Newsletter – February 2019

WTC Utah president and CEO Miles Hansen presenting at the Taking Utah Tech to the World seminar on Jan. 8, 2019. 

When it comes to promoting the state’s best business and investment opportunities to the world, World Trade Center Utah proudly leads the way. But we recognize that the state will have a stronger, more unified voice by working closely with industry and government leaders that are part of “Team Utah.” By mobilizing Team Utah via our new trade show working groups, we strengthen our ability to accomplish our mission to lead the state’s international business development and elevate Utah’s global status.

The process for a successful trade show begins six months prior. The first business delegation to utilize the working group process from start-to-finish just finished exhibiting at ISPO Munich, the world’s leading trade fair for the outdoor recreation industry. Because of their innovative products and readiness to export, Coalatree, Cotopaxi, Dark Energy, DPS Skis, Drift, Fortress Clothing, GRIP6, Hand Out Gloves, SNO-GO and UltrAspire were identified and selected by our outdoor industry working group. Once selected, the companies utilized the working group’s connections and coaching to prepare for a successful experience. While at the show, the companies grew their networks, found business partners and opened doors for Utah exports and foreign investment.

In 2018, WTC Utah organized 9 trade missions and trade shows to 10 countries, in which 80+ Utah companies connected with potential customers and partners to increase their international reach. From those endeavors, Utah companies generated nearly $60 million in new trade and investment opportunities for the state. Utah-based DPS Skis participated in the 2018 trade mission to Taiwan and South Korea and landed $5 million in new sales on the trade mission with an expectation of significant growth in Asian sales. In November, life science company Maxtec joined WTC Utah at the MEDICA Trade Fair in Germany and expects its annual sales to grow more than 10 percent due to its participation in the trade show with increased sales to India, Japan and China.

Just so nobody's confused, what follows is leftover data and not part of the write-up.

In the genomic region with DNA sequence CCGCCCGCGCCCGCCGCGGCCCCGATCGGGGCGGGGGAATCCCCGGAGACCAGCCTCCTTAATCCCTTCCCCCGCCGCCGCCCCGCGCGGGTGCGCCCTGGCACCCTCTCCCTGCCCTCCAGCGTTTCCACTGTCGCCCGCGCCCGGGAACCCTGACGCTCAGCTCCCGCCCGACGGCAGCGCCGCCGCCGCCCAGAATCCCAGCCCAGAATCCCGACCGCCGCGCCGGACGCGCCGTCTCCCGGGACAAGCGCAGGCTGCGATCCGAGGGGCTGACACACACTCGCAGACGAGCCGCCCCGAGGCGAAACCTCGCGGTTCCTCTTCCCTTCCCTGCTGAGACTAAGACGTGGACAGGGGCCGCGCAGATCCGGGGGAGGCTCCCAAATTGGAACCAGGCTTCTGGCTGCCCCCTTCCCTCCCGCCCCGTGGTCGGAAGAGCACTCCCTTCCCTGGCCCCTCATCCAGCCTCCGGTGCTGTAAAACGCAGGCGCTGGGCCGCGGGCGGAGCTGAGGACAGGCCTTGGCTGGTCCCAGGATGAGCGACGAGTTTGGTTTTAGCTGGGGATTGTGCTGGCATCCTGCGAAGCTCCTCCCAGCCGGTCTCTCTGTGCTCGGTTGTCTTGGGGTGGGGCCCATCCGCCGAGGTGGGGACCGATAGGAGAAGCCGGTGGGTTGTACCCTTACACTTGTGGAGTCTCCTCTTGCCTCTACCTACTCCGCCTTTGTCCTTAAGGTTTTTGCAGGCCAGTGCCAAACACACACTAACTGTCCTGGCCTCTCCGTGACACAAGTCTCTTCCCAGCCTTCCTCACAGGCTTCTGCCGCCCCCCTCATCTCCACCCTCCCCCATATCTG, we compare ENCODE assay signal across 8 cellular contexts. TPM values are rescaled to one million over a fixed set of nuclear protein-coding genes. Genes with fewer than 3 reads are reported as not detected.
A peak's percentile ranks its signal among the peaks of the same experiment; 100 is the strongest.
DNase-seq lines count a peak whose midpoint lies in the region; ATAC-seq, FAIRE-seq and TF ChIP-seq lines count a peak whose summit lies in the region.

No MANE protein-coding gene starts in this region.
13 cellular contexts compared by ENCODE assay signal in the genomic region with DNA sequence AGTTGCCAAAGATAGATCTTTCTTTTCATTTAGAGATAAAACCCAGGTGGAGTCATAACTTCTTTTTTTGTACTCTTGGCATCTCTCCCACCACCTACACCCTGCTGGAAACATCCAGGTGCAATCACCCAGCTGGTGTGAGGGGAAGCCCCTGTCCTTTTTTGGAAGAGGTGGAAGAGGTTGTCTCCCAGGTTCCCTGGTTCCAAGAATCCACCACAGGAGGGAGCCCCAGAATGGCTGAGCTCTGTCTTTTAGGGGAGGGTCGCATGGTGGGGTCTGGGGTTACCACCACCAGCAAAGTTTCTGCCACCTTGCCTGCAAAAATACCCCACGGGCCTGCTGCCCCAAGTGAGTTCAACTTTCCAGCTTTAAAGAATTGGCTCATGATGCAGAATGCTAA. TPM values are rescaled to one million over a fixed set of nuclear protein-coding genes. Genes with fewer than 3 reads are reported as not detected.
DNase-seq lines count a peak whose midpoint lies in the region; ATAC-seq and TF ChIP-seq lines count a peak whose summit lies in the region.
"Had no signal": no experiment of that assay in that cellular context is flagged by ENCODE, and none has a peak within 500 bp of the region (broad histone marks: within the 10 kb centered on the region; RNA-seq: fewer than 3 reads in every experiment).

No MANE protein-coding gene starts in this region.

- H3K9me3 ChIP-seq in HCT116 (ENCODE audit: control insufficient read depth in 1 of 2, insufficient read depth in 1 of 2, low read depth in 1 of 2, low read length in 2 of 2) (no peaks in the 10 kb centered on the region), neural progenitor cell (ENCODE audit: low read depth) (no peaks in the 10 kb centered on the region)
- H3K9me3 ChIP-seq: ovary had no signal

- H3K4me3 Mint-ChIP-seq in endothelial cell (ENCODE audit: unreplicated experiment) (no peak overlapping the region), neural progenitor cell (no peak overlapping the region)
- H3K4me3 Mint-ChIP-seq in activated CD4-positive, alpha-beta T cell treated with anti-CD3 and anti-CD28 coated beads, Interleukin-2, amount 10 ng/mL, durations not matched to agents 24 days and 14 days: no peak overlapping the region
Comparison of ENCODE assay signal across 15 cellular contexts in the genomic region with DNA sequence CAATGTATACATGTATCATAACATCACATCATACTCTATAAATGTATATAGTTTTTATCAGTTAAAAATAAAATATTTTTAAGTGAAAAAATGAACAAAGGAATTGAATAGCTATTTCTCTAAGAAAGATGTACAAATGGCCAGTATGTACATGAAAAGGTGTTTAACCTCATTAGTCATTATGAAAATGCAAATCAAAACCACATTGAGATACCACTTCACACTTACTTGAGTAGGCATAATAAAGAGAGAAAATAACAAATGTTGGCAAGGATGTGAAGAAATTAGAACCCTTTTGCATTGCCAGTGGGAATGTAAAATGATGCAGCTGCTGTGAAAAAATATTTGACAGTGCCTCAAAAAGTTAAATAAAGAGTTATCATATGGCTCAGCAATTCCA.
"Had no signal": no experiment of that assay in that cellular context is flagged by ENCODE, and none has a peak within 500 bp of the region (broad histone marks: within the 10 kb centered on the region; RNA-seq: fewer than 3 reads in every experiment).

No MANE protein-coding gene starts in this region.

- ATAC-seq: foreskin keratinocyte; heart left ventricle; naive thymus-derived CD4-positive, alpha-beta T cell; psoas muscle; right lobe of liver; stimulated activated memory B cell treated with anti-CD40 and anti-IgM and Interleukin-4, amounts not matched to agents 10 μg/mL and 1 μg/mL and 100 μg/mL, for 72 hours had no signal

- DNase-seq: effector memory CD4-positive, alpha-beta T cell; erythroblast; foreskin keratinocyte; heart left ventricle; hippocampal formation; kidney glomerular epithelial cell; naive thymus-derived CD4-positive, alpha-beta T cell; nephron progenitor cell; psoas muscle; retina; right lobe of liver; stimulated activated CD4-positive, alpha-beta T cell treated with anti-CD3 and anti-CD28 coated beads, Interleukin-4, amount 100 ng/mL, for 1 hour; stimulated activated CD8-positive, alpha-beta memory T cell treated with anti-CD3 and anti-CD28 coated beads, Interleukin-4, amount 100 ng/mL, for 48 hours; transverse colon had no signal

As we increase our efforts in 2019 with 12 trade missions and trade shows, which are coordinated by WTC Utah in partnership with the Governor’s Office of Economic Development (GOED), our working groups are improving our return on investment. Through increased collaboration, the working groups leverage their collective expertise to identify and recruit export-ready Utah companies, create strategies for arranging meetings at the shows, plan training sessions and briefings, reach out to foreign firms and investors and design show strategies that maximize the value for trade show/mission participants. Additionally, utilizing the working groups will eliminate the duplication of resources among our strategic partners.

In addition to our outdoor industry working group, WTC Utah has also developed working groups for the life sciences, aerospace/defense and advanced composites industries to prepare for this year’s delegations. You may have noticed a trend with the types of trade shows we have selected for participation in 2019. This is a strategic move designed to help grow the state’s strongest industries. By supporting these clusters, we help create sustainable advantages around emerging and mature sectors that create the most jobs. The trade shows and trade missions selected for 2019 are as follows:

  • ISPO in Munich, Germany – Feb. 3-6. As a pure B2B trade fair, ISPO Munich is an important event for all outdoor recreation companies.
  • Avalon Airshow in Geelong, Australia – Feb. 26-Mar. 3. The Avalon Airshow is one of Asia-Pacific’s most prestigious aviation and aerospace conference events.
  • JEC World in Paris, France – Mar. 12-14. JEC is one of the world’s leading composites shows, with exhibitors and attendees coming from multiple industries.
  • BIO Korea in Seoul, South Korea – April 17-19. A Utah delegation of life science companies and organizations will travel to Seoul for two days of networking, knowledge transfer and investor connections.